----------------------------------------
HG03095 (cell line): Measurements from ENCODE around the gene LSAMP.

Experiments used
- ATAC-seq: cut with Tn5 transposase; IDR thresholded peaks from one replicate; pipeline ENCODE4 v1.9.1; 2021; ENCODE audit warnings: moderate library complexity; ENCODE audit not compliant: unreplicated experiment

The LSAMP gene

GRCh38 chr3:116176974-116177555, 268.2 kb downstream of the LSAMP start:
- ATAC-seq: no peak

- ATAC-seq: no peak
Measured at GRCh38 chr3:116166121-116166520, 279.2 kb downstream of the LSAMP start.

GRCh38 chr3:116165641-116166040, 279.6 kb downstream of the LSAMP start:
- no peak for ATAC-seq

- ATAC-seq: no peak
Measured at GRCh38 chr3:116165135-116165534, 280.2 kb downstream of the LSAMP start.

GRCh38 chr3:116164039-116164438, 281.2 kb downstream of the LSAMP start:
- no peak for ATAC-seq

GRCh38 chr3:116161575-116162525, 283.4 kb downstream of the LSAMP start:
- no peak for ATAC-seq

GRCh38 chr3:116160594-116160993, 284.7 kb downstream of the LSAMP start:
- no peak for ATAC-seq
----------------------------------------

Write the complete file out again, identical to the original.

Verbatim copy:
HG03095 (cell line): Measurements from ENCODE around the gene LSAMP.

Experiments used
- ATAC-seq: cut with Tn5 transposase; IDR thresholded peaks from one replicate; pipeline ENCODE4 v1.9.1; 2021; ENCODE audit warnings: moderate library complexity; ENCODE audit not compliant: unreplicated experiment

The LSAMP gene

GRCh38 chr3:116176974-116177555, 268.2 kb downstream of the LSAMP start:
- ATAC-seq: no peak

- ATAC-seq: no peak
Measured at GRCh38 chr3:116166121-116166520, 279.2 kb downstream of the LSAMP start.

GRCh38 chr3:116165641-116166040, 279.6 kb downstream of the LSAMP start:
- no peak for ATAC-seq

- ATAC-seq: no peak
Measured at GRCh38 chr3:116165135-116165534, 280.2 kb downstream of the LSAMP start.

GRCh38 chr3:116164039-116164438, 281.2 kb downstream of the LSAMP start:
- no peak for ATAC-seq

GRCh38 chr3:116161575-116162525, 283.4 kb downstream of the LSAMP start:
- no peak for ATAC-seq

GRCh38 chr3:116160594-116160993, 284.7 kb downstream of the LSAMP start:
- no peak for ATAC-seq